“Quite simply, you can’t sell what’s not on the shelves. With many of the freestanding stores closed and the remaining stores being at a mall entrance, there still is a good chance for the consumer to enter or depart the mall through a Penney’s, but the shelves need to be loaded with products that middle America wants.”

Still, Matthew Lux, Partner, Beta Retail, tells that JCPenney’s has every opportunity “to be a survivor” in the retail space.

“They already have great real estate, infrastructure to create and distribute and sell the merchandise, so this investment will likely produce immediate returns,” Lux said.

“Despite what you may have read or heard, regional malls and department stores are not dead. Some do cease to exist. Whether it happened from bad management, bad timing, changing trends, a pandemic, or simply bad real estate, there has been a lot of change. And change is good – change allows new ideas, and new initiatives to flourish. And from my view, the survivors of the shake-up are thriving.

“Best-in-class malls are attracting more tenants than ever, and these centers are being leased to an incredibly strong assortment of new retailers, entertainment operators, and other innovative uses.”

Dan Villalpando, partner, Cox, Castle & Nicholson, tells that he is pleased that JCPenney elected to re-invest money into its business, rather than simply shutter its stores and go the way of Robinson-May and other now defunct department stores.

“The closure of those large-scale department store tenants has created a glut of unused space in the mall sector, which has negatively affected mall owners,” Villalpando said. “So, by keeping its stores open, JCPenney has already helped to sustain foot traffic in the malls it has been a part of for many years.”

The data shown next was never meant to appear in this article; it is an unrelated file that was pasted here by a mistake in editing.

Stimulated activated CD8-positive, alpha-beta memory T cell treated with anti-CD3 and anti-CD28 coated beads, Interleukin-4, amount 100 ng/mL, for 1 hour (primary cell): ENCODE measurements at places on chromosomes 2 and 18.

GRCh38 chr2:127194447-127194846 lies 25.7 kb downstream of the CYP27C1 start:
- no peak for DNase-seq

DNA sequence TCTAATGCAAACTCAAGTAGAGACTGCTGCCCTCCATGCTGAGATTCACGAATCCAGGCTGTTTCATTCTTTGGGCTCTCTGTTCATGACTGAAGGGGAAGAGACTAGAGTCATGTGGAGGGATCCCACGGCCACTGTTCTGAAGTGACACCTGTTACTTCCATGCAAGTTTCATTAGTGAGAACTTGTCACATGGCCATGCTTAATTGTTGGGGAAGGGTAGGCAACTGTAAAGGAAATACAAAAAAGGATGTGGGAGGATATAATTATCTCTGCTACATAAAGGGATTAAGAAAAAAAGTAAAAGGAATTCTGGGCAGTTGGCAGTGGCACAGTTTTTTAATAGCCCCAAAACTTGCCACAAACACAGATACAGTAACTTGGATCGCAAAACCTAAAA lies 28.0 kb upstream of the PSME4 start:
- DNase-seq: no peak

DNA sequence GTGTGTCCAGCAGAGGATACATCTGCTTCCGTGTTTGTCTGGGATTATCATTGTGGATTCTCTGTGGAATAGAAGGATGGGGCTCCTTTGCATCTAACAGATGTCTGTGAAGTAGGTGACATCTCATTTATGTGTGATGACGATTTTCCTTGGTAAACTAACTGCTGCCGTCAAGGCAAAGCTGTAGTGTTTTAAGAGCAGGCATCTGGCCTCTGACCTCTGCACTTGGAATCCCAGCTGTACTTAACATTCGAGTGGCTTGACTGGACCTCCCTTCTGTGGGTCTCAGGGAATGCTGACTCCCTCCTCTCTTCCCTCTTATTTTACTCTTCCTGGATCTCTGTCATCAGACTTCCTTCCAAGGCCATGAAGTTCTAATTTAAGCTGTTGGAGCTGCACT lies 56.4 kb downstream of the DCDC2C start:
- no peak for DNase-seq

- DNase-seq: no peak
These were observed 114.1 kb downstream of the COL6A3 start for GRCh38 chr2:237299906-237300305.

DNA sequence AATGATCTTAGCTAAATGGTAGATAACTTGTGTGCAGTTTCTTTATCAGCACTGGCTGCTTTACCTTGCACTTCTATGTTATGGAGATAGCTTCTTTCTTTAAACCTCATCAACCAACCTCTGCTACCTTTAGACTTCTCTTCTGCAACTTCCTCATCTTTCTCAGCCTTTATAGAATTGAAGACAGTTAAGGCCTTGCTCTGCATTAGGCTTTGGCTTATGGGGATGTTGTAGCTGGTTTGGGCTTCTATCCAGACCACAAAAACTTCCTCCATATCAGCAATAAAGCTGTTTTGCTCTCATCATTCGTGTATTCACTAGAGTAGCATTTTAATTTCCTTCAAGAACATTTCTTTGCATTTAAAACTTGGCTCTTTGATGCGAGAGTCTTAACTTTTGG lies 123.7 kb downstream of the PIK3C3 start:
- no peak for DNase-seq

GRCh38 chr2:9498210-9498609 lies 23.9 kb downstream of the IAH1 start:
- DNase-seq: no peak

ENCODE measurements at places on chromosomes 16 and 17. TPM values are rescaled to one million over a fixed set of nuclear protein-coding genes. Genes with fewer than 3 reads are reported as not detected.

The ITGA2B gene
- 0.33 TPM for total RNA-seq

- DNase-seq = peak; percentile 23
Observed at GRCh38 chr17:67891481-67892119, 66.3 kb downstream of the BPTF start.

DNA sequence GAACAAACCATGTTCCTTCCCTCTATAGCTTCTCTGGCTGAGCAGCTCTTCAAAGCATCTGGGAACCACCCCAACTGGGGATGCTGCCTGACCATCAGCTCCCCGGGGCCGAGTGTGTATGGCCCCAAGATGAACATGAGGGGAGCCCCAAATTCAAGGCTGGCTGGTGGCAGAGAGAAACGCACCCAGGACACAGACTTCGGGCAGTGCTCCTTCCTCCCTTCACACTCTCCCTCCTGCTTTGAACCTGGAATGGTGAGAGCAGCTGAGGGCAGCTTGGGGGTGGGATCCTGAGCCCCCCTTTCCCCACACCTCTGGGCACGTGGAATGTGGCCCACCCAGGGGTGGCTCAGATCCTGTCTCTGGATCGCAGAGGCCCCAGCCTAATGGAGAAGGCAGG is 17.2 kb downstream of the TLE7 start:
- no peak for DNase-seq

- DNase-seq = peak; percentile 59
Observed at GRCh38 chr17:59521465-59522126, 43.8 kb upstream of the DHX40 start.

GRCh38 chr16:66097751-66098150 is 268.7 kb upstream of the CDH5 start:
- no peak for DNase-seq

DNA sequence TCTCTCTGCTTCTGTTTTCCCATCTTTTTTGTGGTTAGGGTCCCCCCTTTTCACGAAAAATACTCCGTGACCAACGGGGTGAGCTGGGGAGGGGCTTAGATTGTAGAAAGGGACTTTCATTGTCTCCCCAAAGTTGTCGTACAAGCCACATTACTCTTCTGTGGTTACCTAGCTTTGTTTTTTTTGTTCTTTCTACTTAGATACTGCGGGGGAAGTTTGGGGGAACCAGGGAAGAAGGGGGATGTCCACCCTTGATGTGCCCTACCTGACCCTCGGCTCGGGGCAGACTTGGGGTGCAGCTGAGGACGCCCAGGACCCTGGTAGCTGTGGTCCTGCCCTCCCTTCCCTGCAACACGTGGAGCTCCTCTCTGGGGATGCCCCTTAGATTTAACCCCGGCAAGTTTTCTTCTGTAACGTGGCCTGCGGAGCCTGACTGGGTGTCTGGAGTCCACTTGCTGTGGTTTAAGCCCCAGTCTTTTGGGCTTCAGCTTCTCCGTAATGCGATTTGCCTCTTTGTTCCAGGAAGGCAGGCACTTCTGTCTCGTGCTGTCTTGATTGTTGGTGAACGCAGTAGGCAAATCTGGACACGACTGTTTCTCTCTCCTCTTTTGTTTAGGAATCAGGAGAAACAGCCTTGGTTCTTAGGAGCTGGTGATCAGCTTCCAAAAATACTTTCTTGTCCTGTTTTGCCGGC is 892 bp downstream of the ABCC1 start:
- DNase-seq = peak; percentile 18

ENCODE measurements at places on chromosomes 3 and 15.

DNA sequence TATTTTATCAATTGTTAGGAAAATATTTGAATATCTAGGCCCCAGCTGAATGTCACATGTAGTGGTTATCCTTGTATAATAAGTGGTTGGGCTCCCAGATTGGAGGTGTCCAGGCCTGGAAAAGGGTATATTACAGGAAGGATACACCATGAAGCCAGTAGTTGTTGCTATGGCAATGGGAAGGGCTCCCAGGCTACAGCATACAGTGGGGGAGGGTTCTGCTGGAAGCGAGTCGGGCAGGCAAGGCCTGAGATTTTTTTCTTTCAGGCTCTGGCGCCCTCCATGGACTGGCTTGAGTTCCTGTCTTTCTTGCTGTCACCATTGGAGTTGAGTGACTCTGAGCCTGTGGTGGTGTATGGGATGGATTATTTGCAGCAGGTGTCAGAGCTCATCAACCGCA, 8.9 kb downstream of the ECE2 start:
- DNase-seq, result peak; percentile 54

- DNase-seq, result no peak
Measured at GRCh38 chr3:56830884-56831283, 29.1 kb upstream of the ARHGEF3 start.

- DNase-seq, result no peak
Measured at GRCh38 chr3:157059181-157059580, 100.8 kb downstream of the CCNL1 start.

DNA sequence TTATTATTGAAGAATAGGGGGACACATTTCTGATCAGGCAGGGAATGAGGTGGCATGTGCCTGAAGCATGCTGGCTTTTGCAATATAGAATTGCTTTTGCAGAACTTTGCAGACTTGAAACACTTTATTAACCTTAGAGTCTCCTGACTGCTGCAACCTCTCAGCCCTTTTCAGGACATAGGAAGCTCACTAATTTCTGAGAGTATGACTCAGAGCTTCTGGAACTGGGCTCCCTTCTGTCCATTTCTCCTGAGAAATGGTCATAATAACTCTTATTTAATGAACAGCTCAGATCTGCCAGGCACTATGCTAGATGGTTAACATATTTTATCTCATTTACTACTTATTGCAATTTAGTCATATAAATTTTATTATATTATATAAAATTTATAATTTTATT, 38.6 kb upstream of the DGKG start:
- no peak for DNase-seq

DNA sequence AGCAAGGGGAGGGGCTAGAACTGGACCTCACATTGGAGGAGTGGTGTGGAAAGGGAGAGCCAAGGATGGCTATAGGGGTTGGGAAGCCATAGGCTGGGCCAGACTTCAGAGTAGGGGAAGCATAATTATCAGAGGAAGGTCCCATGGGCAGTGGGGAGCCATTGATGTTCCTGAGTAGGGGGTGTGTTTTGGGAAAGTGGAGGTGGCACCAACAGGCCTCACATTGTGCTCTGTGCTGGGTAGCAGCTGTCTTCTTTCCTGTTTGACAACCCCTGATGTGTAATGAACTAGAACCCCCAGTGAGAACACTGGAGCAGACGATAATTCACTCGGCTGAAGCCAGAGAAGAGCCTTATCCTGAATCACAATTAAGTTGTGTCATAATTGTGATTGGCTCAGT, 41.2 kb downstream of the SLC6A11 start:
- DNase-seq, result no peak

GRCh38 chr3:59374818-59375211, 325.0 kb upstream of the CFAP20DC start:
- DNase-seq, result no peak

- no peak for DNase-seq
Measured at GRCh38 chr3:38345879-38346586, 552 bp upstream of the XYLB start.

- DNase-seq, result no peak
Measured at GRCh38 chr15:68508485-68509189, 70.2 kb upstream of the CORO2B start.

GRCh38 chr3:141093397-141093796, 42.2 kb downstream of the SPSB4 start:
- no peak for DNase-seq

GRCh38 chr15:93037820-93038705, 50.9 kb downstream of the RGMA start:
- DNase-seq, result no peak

In addition, as part of its spending plan, JCPenney will be reinvesting in its private label brands.

“This comes at a time when many mall customers have been more careful about their spending and may look to private label brands to save money, thereby increasing traffic to JCPenney stores and malls in general,” Villalpando said.

John Sechser, Managing Director of TRI Commercial/CORFAC International, tells that JCPenney’s is the last of the dominant value/discount retailers offering a wide range of products from soft goods to hard goods.

“This is a critical time in their history to reinvent their entire product and merchandising program, utilizing multimedia and multichannel marketing,” Sechser said.

“It will be interesting to see if they reconfigure their bricks-and-mortar footprint along with more bricks-to-clicks, consumer-friendly buying along with returns of merchandise. Retailers with products perceived as good value for the dollar spent will continue to excel in the recessionary times ahead.”

Gielchinsky notes that stores whose product mix overlaps with JCPenney’s, like clothing and shoe stores, jewelry outlets, and smaller off-brand stores, will likely suffer decreased sales as more customers are attracted to shopping at JCPenney’s for its competitive pricing, the availability of a variety of products within one store, and a better customer experience.

Derek Heeb, AIA, Senior Studio Director and Associate Principal at RDC, tells the reinvestment is a sign there is still a lot of potential in retail.

“It also demonstrates how the built environment is a critical part of the retail experience,” according to Heeb. “We expect this move to have a ripple effect of improvements by mall owners and synergistic retailers.”